The argument had the volume, language, and tone of a rough and tumble marital fight. And Reese was there, more or less, for most of it. We tried to move Reese out of the battlefield and into a different room, but she has never been good at staying in a different room when we want her to.
Reese kept coming back. She didn’t cry or really seem that upset, but, nonetheless, she was there to witness too much.
I’d like to say that her presence just shut down the argument, but it didn’t. However, at a point along the way we paused, picked Reese up, kissed each other, kissed Reese, and told her that we loved her and that we loved one another.
I don’t know what part of all that is “good” parenting and what part is “bad” parenting, although I have my guesses. But what I do know is that picking Reese up and affirming love in the midst of the conflict had a powerful and positive experience on me.
For one thing, it kept me grounded. The fight was over real issues, and the emotions boiling over were certainly real. But embracing Reese and reaffirming love in the midst of it called me to remember that the love present was much bigger and more powerful than the issues over which we fought. In other words, the love that binds us together was stronger than the anger working to divide us.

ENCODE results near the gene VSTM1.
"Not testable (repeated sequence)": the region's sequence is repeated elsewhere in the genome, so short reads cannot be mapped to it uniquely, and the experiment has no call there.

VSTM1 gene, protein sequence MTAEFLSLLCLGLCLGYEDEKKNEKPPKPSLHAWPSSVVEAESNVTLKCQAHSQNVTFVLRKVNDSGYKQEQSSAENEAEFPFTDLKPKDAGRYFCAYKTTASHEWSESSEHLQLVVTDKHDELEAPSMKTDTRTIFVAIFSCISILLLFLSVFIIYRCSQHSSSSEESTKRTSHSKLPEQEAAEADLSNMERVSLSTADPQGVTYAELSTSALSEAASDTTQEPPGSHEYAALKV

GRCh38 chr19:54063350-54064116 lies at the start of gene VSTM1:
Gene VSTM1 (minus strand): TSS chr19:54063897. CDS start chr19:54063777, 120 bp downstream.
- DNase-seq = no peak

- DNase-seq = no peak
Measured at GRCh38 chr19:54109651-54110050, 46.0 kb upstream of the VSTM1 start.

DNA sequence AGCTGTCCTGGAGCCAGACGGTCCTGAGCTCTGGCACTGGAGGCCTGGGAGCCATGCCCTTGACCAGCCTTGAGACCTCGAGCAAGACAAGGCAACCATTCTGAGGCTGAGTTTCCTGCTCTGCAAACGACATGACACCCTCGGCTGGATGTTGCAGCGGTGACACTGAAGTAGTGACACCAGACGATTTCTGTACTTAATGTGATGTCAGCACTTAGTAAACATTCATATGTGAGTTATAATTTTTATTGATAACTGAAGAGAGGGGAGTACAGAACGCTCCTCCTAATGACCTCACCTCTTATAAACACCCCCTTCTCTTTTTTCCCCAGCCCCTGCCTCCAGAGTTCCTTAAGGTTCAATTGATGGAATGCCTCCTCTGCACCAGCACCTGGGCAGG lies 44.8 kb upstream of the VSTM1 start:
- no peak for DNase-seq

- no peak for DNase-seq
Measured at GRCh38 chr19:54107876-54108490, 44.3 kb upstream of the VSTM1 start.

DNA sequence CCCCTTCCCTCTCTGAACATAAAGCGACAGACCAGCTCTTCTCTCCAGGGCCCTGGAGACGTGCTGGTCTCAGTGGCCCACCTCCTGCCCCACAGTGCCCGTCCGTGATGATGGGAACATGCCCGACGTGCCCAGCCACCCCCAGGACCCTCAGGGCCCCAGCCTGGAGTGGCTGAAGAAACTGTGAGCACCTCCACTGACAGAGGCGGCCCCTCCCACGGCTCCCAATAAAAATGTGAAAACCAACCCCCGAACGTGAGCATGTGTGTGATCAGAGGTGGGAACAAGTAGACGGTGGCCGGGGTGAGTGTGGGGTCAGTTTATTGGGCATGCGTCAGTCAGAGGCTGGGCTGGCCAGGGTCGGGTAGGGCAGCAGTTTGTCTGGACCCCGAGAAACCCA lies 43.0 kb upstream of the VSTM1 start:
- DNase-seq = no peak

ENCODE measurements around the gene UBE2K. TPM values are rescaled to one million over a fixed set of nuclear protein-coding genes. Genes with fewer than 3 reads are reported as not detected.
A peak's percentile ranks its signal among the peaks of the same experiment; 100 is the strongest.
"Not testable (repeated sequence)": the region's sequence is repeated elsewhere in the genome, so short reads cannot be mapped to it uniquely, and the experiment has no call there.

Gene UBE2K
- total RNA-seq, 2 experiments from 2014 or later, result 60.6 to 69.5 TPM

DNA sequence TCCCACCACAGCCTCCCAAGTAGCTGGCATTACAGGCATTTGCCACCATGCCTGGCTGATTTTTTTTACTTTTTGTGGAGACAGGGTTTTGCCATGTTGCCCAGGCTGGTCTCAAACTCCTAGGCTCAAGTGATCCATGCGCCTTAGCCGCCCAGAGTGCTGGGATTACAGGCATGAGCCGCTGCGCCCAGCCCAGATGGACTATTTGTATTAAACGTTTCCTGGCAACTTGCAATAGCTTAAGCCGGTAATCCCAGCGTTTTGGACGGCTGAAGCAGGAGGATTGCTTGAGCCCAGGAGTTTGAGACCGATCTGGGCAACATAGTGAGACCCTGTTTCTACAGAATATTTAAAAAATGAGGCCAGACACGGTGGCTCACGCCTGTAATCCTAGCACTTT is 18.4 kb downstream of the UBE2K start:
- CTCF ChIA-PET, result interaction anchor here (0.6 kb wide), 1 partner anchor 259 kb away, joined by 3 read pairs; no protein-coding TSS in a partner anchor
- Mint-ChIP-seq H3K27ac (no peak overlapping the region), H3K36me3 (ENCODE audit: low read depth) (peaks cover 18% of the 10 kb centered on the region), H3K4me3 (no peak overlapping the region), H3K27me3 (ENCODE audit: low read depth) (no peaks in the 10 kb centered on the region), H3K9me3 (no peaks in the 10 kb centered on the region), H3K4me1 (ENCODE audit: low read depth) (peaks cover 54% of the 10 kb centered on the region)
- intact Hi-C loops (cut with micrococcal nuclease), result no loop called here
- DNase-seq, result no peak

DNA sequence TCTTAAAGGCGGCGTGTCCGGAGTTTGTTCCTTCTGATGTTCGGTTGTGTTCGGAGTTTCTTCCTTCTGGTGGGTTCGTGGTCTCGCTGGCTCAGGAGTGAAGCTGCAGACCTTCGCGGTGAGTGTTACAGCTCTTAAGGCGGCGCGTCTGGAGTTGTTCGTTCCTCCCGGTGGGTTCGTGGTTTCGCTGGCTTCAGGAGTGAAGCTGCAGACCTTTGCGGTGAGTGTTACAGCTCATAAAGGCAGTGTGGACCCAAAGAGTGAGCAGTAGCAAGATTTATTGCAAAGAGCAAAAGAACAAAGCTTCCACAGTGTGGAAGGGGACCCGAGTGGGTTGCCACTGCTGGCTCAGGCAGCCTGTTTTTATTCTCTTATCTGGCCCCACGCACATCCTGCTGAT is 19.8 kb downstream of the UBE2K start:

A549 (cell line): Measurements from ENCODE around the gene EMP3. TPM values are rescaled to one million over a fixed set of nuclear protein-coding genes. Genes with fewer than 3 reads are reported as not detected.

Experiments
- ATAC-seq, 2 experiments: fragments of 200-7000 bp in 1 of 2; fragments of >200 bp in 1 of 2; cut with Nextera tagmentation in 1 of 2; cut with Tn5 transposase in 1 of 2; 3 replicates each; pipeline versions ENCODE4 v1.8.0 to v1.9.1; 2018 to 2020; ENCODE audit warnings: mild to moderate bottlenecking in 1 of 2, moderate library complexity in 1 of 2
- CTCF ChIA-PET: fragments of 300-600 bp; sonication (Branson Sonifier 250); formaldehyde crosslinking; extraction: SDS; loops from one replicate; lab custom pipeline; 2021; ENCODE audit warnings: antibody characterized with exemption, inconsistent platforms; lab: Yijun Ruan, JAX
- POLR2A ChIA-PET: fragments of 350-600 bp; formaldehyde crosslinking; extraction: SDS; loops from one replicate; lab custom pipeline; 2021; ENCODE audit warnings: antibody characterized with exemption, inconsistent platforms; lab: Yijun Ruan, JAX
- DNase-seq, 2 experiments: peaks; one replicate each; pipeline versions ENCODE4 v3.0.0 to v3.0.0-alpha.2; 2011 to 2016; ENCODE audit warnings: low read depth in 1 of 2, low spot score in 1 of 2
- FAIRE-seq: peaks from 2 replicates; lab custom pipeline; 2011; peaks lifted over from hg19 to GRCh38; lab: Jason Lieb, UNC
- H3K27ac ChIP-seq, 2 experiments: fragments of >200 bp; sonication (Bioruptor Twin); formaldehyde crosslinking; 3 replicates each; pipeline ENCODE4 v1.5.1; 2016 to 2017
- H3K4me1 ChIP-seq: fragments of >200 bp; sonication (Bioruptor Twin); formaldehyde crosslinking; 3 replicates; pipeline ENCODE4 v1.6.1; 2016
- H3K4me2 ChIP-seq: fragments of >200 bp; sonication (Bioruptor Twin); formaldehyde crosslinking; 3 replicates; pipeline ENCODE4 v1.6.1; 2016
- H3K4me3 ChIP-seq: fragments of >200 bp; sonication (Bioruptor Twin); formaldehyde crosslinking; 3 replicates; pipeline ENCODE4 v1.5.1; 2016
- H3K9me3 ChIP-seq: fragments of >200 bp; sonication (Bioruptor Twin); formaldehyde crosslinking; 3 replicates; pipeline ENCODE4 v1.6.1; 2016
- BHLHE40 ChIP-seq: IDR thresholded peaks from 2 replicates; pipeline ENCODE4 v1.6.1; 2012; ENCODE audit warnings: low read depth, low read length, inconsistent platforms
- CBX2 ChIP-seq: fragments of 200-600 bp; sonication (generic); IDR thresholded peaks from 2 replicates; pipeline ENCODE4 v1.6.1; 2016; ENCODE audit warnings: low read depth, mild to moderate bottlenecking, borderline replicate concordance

In an odd way it’s like Communion at the Table of Jesus. When we share the Table, we pause in the midst of an often conflicted, arguing world. We take food and drink to our lips. We recall that that this food and drink makes real to us the love of God known in the broken body of Jesus.
And this love far outweighs whatever divides. This grace, and not the rage, is at the center of all.
In picking up and loving on Reese, I also saw a new angle on a Bible scene I’d replayed in my mind for years. In Matthew chapter 18 the disciples are having an ugly debate, perhaps even a fight. They are wrestling over who is the greatest disciple. At that moment in the story, Jesus calls a little child forward and places her among his disciples.
Maybe the child was a stranger, or maybe she was one of the disciples’ own children. Maybe part of Jesus bringing the child into their midst was a way of saying something about accountability, about his disciples coming to their senses. Maybe a little bit of the scene is Jesus saying through the presence of the child, “Do you want to act like that in front of this little one?”
No, Jesus, I don’t want to be like that. I want to show this child your love flowing through me. And so, again and again, I come to your Table of peace. May your Life be food and drink for our lives as we play our parts in a beautiful but angry world. And may we always remember that your love is more than whatever seeks to divide us.